It was a beautifully invigorating morning as we drove up to our new home. We smiled at each other in anticipation of our new lives on the East Coast. The house looked pristine as the sun twinkled off the frost-covered roof. The kids burst out of the red rental station wagon screaming and yelling with excitement...
Tanya (my seven-year-old) was yelling at us from the front steps, "How come the stairs have those funny boards on them?" A jolt of fear ran through me. Sure enough, as we peered through the window we could see that the carpet had been ripped off the stairs leaving only the thorny wooden strips that normally hold the carpet in place. Large black stains spread from each rusting nail like oil stains on a garage floor. I looked at Tanya and said, "There's been a little flooding.” These are the exact words used by my realtor during a telephone conversation I had in California during a going away party. I tried to put a positive tone to my sinking emotions. “They probably just took the carpet out to let it dry." Karen opened her mouth, but found no words.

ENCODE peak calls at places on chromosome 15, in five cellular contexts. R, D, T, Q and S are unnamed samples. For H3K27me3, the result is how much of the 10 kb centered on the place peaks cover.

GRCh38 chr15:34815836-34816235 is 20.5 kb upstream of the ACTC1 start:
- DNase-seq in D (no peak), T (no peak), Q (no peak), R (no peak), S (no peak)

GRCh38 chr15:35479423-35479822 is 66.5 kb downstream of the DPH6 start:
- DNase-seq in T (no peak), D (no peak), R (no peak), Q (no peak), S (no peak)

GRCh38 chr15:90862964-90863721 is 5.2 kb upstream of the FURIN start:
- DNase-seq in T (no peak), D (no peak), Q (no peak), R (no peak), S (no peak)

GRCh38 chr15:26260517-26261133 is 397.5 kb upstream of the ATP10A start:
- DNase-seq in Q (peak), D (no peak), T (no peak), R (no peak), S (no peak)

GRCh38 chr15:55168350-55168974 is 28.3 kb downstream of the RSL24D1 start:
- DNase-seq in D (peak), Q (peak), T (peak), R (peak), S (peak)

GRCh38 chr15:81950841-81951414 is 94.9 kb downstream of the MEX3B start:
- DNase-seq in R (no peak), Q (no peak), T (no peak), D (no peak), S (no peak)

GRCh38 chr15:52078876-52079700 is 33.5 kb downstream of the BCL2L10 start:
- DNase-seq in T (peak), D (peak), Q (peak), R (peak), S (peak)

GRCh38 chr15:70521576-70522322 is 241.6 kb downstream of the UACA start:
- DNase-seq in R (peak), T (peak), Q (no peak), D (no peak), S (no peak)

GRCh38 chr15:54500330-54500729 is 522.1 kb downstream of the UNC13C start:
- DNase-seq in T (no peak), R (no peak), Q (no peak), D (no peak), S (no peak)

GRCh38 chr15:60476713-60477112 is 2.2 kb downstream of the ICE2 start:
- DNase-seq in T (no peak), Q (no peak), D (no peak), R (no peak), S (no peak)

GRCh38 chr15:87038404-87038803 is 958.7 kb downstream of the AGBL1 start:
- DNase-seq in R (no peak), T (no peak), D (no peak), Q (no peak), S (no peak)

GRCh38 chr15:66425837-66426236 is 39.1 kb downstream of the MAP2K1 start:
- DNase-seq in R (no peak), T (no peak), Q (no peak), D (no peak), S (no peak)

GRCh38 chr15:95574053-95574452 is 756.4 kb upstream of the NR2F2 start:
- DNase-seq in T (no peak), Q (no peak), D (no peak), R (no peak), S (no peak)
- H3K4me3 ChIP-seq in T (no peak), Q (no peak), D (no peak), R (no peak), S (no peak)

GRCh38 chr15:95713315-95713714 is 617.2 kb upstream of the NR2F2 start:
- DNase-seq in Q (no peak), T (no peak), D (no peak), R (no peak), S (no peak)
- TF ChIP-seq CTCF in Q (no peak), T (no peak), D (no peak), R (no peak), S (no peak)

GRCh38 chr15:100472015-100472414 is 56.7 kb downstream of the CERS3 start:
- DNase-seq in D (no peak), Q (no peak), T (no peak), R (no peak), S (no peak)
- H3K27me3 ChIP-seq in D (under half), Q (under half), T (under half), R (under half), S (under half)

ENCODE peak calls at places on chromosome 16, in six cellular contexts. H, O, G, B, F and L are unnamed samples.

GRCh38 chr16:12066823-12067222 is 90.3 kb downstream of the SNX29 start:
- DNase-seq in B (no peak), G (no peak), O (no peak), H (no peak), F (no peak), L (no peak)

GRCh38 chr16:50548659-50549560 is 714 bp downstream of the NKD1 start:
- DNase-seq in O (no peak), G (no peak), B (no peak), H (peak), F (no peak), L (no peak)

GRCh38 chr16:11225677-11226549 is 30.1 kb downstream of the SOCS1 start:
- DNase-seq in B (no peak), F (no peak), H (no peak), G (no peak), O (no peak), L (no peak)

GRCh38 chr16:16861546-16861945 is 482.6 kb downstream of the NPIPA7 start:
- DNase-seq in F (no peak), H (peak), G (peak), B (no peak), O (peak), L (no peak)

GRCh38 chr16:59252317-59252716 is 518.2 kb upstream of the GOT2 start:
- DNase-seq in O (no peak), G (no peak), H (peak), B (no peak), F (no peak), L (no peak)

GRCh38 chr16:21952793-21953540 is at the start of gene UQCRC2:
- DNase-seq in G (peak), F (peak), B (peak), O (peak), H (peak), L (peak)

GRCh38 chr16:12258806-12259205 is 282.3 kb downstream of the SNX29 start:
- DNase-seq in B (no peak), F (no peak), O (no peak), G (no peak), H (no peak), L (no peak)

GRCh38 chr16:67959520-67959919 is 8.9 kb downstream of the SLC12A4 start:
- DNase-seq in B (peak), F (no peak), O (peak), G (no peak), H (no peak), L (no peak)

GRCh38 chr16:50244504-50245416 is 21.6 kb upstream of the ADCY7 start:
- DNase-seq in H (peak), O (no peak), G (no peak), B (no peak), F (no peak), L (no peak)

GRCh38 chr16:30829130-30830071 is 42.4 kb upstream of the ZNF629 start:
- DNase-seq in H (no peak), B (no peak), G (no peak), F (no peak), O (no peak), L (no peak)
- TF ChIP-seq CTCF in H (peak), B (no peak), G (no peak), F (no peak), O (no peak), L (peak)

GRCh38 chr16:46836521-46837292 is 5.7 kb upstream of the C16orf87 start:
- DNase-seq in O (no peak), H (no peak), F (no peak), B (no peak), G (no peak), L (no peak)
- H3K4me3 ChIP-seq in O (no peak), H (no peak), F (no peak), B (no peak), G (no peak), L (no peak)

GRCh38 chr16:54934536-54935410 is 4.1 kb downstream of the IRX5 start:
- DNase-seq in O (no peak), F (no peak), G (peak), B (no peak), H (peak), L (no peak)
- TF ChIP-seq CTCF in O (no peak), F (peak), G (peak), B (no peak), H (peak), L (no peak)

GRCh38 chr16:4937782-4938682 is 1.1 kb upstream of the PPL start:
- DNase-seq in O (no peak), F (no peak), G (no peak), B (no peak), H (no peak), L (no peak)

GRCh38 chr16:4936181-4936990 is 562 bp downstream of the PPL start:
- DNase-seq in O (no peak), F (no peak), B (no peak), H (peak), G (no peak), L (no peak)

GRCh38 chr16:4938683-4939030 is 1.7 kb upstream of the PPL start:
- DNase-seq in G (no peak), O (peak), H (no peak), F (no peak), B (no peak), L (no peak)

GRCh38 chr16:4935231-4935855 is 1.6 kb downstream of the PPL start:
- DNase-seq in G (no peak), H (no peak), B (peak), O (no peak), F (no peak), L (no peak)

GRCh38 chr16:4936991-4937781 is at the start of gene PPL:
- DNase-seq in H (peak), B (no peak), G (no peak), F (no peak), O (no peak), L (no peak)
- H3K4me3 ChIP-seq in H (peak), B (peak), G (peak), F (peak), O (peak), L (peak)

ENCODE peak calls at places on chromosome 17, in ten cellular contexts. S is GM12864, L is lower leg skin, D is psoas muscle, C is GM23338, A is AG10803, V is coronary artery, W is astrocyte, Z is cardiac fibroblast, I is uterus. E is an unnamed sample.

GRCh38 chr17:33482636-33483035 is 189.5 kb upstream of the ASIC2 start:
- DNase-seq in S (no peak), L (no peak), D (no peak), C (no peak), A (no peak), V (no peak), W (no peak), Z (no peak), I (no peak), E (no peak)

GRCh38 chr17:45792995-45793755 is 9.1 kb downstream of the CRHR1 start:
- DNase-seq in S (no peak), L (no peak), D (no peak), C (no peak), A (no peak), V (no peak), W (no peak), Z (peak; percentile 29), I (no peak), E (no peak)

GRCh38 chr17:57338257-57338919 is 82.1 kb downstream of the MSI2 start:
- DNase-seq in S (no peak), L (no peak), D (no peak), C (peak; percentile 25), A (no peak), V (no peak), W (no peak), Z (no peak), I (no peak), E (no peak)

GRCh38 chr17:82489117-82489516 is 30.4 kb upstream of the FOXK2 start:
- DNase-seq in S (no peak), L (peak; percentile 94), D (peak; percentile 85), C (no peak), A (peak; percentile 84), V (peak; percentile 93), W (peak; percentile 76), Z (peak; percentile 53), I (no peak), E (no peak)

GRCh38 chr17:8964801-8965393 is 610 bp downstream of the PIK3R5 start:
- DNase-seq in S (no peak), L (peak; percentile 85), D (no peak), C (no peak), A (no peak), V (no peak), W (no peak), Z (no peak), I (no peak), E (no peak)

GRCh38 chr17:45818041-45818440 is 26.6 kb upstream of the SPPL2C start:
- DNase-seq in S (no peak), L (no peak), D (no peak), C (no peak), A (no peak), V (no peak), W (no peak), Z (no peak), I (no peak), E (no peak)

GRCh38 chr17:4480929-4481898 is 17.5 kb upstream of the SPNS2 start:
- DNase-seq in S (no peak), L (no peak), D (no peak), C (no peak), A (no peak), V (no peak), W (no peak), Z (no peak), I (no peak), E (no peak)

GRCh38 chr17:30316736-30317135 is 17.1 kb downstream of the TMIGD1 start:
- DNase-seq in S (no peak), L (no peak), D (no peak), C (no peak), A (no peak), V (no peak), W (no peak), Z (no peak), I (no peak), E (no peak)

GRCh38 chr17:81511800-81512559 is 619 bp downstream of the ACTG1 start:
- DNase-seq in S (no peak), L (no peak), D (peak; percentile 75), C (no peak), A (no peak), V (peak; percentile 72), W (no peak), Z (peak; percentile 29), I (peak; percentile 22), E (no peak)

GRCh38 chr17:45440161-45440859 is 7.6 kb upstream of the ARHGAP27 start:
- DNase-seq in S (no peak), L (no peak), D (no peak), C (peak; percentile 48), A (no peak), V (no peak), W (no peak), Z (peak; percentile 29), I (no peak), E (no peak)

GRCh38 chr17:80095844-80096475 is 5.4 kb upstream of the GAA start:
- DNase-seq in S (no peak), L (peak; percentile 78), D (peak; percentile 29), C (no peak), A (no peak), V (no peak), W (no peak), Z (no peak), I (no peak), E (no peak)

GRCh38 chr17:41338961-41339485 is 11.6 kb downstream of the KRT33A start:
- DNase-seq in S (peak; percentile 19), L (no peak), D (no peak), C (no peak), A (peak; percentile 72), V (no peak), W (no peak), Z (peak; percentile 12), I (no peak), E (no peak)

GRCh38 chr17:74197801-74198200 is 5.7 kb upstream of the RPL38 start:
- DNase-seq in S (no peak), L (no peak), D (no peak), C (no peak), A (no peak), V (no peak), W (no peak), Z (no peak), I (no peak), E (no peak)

Heather (my five-year-old) was in the bushes below the porch steps looking through the basement window at the room that was to become my office. "How come there's paper hanging from all the walls?" A throbbing jolt shot through my graying temples. ...Not only was the wallpaper peeling off the walls in great sheets, but also the ceiling was sagging like a pregnant hippo. The red shag carpet was missing. Karen peered through the window but was silent.
We walked around to the back of the house and found Misty (my six-year-old) pointing through the sliding glass doors. The floor of the dining area was partially exposed as the Grey Poupon colored shag carpet had been rolled back exposing the, once smooth, hardwood floor. The severe washboard effect was dramatized by the deep shadows cast by the angle of the morning sun. Karen looked at her watch and said, "We have an appointment with the realtor." She didn't smile.
Our furniture would arrive in two days! Where would we put it if we didn't buy the house? Actually, where would we put it if we did buy the house? There obviously had been more than just "a little flooding.” In fact, we later found out that every pipe in the house had burst producing high-pressure geysers everywhere. The neighbors originally thought that the water was melting snow from an earlier storm. After three days, however, the snow had melted, but the river flowed on.